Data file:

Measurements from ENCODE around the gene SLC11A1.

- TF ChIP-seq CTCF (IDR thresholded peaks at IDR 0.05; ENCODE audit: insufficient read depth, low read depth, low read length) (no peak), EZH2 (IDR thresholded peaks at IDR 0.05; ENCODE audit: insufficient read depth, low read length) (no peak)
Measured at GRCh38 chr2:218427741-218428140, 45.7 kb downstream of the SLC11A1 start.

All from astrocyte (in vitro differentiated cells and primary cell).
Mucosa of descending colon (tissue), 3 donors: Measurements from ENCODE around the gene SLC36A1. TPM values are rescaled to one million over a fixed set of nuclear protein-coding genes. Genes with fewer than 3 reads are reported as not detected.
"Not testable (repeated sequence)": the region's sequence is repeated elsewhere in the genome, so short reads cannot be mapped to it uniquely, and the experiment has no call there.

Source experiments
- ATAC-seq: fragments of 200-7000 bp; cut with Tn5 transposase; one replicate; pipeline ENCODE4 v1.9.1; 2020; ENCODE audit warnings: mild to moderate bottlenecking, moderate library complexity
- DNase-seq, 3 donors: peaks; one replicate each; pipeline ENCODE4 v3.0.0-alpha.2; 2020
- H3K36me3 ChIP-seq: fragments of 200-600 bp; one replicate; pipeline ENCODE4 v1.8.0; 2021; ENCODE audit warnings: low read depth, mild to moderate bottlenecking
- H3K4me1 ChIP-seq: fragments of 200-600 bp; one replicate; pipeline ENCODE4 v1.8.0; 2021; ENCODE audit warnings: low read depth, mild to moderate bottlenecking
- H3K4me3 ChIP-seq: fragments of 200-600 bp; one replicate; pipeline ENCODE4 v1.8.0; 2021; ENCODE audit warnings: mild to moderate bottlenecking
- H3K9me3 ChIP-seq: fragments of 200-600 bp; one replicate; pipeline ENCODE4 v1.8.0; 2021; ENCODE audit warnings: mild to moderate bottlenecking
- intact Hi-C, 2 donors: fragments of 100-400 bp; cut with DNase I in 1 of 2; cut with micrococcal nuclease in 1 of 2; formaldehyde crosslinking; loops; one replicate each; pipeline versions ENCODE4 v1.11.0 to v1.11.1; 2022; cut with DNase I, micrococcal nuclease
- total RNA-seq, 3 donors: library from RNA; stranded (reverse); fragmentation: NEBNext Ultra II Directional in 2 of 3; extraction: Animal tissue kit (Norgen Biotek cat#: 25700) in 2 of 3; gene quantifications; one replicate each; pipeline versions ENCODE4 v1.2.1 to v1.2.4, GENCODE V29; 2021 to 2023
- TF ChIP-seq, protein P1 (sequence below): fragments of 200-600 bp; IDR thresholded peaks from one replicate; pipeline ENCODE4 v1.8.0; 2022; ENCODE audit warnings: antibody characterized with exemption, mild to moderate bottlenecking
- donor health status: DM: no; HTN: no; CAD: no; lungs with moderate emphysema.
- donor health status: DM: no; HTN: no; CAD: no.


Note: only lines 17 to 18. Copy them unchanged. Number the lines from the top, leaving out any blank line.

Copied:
- donor health status: DM: no; HTN: no; CAD: no; lungs with moderate emphysema.
- donor health status: DM: no; HTN: no; CAD: no.